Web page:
Robust RFID Tags Track Firearms (.PDF Download)

June 21, 2018
Robust RFID Tags Track Firearms (.PDF Download)

Firearms are constantly subjected to regulations and legislation in attempts to control access and limit operation only to authorized users. Many efforts have been made to track the critical components of a firearm throughout its operating lifetime, with one of the most critical firearm components referred to as the receiver. The receiver contains the trigger and the bolt. The receiver is often the only portion of a firearm that’s federally regulated and required to be serialized.

Recent development of miniature, mechanically robust radio-frequency-identification (RFID) tags provides the means of tracking firearms and their receivers in difficult environments. To demonstrate this new capability, small RFID tags will be used to track the lower receivers in AR-15 family firearms for smart gun applications.

The AR-15 lower receiver (LR) has been chosen initially for a number of reasons. It’s the only component in the rifle that requires federal regulation and is serialized, making it the prime candidate for tracking. The LR being the main mechanism of the rifle also requires a significant level of routine maintenance, which makes it ideal for automated RFID tracking applications.

Additionally, this family of semiautomatic rifles is one of the broadest and most popular in the world (automatic versions include the M4 and M16). Since each RFID tag incorporates an integrated circuit (IC) with an unalterable unique identification number (UID), it provides tracking by association with the federally regulated serial number of the component. The unalterable functionality is a requirement of currently proposed new legislation (NJ Bill A1016, which also mentions the use of RFID).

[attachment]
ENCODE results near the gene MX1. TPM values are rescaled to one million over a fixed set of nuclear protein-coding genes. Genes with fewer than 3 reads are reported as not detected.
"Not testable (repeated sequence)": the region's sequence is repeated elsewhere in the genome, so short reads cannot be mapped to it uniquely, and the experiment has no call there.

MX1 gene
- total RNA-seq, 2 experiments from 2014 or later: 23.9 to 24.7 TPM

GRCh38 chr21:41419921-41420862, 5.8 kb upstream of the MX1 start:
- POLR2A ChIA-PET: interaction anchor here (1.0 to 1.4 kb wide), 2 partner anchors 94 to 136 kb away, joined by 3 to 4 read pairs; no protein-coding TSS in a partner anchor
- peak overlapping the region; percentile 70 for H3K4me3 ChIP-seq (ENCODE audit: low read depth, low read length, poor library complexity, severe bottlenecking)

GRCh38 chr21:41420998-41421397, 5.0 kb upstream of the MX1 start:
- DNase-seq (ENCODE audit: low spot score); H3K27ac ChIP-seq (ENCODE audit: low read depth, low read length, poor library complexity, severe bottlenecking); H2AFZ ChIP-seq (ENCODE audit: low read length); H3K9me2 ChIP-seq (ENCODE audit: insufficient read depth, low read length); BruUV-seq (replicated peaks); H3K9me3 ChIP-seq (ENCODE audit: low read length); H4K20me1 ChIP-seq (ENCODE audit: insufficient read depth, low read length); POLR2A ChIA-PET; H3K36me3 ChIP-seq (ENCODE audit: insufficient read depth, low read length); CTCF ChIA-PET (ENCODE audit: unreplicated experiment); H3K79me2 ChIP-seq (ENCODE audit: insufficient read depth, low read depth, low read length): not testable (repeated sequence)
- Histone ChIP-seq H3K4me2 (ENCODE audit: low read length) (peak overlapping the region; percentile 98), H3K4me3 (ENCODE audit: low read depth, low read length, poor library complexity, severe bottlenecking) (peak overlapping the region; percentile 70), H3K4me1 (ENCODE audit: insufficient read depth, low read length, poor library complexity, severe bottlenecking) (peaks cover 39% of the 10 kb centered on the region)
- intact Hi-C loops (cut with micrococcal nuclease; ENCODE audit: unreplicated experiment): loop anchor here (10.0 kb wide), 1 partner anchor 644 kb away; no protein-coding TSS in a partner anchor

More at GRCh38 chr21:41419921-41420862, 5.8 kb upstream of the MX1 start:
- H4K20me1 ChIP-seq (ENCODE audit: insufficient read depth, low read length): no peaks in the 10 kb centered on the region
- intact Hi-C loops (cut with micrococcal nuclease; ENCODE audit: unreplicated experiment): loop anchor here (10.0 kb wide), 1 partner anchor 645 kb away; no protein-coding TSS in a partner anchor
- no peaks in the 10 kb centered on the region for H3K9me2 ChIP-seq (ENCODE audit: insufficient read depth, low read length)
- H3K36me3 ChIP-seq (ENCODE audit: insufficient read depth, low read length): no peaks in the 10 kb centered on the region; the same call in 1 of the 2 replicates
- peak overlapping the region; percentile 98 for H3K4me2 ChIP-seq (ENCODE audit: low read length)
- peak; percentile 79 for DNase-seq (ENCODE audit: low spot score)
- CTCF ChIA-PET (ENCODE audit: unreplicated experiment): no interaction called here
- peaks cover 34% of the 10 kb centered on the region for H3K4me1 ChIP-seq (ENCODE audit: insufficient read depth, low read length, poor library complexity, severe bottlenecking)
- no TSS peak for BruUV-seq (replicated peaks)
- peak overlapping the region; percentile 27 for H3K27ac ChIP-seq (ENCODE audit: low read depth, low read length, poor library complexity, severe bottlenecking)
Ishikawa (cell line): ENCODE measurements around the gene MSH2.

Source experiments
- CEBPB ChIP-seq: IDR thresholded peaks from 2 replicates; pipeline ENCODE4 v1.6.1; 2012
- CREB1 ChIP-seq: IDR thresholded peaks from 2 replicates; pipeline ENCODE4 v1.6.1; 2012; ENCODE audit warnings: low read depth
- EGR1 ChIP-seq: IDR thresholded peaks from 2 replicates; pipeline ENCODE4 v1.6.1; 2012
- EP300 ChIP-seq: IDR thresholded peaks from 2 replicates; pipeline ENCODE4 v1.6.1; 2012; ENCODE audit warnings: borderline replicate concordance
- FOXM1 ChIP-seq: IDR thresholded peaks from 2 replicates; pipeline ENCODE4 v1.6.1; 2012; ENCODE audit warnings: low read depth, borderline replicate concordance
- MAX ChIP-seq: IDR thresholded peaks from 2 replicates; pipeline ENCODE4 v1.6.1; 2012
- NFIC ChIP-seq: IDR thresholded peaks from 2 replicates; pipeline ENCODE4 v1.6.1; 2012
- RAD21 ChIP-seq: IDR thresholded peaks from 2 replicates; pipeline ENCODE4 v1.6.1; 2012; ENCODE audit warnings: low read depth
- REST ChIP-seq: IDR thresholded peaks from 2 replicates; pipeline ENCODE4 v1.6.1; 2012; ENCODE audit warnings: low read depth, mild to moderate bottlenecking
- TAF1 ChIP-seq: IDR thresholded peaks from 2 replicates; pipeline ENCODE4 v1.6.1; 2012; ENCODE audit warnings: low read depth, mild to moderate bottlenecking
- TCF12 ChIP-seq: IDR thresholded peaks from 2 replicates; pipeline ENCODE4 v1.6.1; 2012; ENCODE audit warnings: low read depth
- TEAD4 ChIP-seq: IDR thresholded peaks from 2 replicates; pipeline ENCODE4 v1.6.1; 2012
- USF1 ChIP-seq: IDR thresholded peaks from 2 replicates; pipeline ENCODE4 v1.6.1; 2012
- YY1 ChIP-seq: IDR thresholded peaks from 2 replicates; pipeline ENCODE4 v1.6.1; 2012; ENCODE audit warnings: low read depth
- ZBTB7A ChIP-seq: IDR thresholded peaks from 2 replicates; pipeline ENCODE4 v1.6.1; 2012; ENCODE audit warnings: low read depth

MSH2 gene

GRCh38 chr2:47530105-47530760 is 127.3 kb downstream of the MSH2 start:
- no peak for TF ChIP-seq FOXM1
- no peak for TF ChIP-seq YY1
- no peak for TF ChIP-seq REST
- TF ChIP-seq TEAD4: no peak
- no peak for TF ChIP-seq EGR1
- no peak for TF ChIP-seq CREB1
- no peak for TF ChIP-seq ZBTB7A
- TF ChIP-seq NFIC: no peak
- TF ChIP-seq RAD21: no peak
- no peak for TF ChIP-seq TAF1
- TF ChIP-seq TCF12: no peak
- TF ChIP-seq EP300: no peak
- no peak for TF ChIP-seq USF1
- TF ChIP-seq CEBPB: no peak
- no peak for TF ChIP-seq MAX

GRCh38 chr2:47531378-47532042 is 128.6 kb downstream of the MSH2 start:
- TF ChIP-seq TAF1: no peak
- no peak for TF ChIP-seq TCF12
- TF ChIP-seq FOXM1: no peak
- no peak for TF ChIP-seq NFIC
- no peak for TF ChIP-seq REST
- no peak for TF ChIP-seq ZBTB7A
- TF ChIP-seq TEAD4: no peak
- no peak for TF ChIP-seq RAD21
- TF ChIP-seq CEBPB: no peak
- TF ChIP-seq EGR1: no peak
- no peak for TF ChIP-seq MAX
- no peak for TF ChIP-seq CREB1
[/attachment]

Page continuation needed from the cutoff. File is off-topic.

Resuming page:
By means of RFID, the receiver is well-suited to act as the “custodian” of a firearm’s history by recording within an RFIC tag’s IC any pertinent information of any components that are part of the assembly. Information can be stored within any RFID IC that also contains programmable memory in addition to its UID. The storage of information occurs within the RFID tag, whose IC also has a programmable memory in addition to its UID.

Furthermore, the UID has the functionality to track/identify the original serial number of the receiver, making it possible to identify firearms when the serial numbers are removed. The RFID IC’s programmable functionality can also be locked, making it unalterable if required.

Figures 1 and 2 provide a number of different views of an AR-15 LR. They are typically forged from a lightweight aluminum alloy (7075-T6), but can also be made from steel or a composite material. This current study has focused on metal receivers, since they are more common and more challenging in terms of performing tracking by means of RFID technology.